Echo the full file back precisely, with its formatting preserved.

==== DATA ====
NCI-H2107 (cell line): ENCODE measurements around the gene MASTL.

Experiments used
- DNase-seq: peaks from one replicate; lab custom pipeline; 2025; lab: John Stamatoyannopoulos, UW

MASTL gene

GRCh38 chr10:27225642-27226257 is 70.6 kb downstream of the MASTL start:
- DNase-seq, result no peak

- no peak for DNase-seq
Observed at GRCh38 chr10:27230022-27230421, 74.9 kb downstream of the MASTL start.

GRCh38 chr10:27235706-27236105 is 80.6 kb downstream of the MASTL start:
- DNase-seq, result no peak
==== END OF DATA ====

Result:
NCI-H2107 (cell line): ENCODE measurements around the gene MASTL.

Experiments used
- DNase-seq: peaks from one replicate; lab custom pipeline; 2025; lab: John Stamatoyannopoulos, UW

MASTL gene

GRCh38 chr10:27225642-27226257 is 70.6 kb downstream of the MASTL start:
- DNase-seq, result no peak

- no peak for DNase-seq
Observed at GRCh38 chr10:27230022-27230421, 74.9 kb downstream of the MASTL start.

GRCh38 chr10:27235706-27236105 is 80.6 kb downstream of the MASTL start:
- DNase-seq, result no peak